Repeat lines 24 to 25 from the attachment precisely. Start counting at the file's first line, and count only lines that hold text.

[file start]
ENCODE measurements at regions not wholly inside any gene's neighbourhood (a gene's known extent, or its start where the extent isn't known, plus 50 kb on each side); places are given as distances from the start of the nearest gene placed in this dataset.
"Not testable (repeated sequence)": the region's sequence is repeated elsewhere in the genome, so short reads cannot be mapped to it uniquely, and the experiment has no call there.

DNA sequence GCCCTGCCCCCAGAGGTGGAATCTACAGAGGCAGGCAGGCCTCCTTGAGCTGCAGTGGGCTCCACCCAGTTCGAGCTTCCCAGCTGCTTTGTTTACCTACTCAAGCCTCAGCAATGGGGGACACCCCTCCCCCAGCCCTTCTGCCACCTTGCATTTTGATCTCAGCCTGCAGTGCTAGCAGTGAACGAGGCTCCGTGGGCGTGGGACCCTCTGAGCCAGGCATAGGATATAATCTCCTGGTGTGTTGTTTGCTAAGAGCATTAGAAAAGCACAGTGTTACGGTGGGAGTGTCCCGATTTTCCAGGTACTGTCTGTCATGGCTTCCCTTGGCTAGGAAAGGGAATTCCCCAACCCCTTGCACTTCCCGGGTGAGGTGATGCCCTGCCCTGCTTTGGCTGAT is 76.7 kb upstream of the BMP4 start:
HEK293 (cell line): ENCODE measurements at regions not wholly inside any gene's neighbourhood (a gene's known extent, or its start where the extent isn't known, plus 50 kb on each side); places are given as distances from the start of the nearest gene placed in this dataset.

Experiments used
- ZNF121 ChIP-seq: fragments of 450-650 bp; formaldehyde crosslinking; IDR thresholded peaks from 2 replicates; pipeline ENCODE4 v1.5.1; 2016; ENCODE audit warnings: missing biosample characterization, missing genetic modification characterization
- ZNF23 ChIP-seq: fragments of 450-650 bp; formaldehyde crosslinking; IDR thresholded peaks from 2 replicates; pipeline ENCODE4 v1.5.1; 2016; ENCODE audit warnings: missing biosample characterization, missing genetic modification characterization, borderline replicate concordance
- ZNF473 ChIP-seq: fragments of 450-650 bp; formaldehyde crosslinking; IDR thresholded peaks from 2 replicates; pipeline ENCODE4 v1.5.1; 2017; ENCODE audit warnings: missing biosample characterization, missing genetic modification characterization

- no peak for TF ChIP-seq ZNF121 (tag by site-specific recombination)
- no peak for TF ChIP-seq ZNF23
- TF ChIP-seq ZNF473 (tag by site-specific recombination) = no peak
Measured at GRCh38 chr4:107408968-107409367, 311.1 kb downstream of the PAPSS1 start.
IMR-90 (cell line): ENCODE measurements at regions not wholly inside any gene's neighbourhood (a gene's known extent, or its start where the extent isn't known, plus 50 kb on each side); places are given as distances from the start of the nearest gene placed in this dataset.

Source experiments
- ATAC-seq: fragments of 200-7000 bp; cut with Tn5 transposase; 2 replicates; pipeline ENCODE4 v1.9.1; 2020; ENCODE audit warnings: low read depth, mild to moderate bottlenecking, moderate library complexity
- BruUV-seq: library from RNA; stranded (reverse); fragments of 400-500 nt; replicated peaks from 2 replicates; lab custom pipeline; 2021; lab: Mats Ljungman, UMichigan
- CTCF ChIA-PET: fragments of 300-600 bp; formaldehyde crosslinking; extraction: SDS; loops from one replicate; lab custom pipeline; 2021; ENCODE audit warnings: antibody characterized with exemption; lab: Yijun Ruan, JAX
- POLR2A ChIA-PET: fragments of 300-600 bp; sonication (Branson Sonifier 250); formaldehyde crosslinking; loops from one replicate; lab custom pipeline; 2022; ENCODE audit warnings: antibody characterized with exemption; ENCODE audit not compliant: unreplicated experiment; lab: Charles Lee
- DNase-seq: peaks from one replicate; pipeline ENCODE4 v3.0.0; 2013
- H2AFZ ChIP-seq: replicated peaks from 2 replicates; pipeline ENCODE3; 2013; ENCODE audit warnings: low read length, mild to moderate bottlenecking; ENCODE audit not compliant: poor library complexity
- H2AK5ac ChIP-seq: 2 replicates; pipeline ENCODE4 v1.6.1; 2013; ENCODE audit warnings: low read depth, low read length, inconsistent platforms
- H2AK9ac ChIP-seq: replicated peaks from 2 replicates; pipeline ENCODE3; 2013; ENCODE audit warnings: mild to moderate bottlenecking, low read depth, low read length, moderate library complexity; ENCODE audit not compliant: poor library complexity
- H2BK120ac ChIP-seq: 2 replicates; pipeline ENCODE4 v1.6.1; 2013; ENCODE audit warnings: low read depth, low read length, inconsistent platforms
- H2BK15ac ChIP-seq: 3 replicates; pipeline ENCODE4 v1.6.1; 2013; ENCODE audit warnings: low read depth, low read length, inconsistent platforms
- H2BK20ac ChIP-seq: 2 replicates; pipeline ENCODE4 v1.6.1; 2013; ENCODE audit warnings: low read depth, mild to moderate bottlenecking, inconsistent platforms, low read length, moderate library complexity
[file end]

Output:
- H2BK15ac ChIP-seq: 3 replicates; pipeline ENCODE4 v1.6.1; 2013; ENCODE audit warnings: low read depth, low read length, inconsistent platforms
- H2BK20ac ChIP-seq: 2 replicates; pipeline ENCODE4 v1.6.1; 2013; ENCODE audit warnings: low read depth, mild to moderate bottlenecking, inconsistent platforms, low read length, moderate library complexity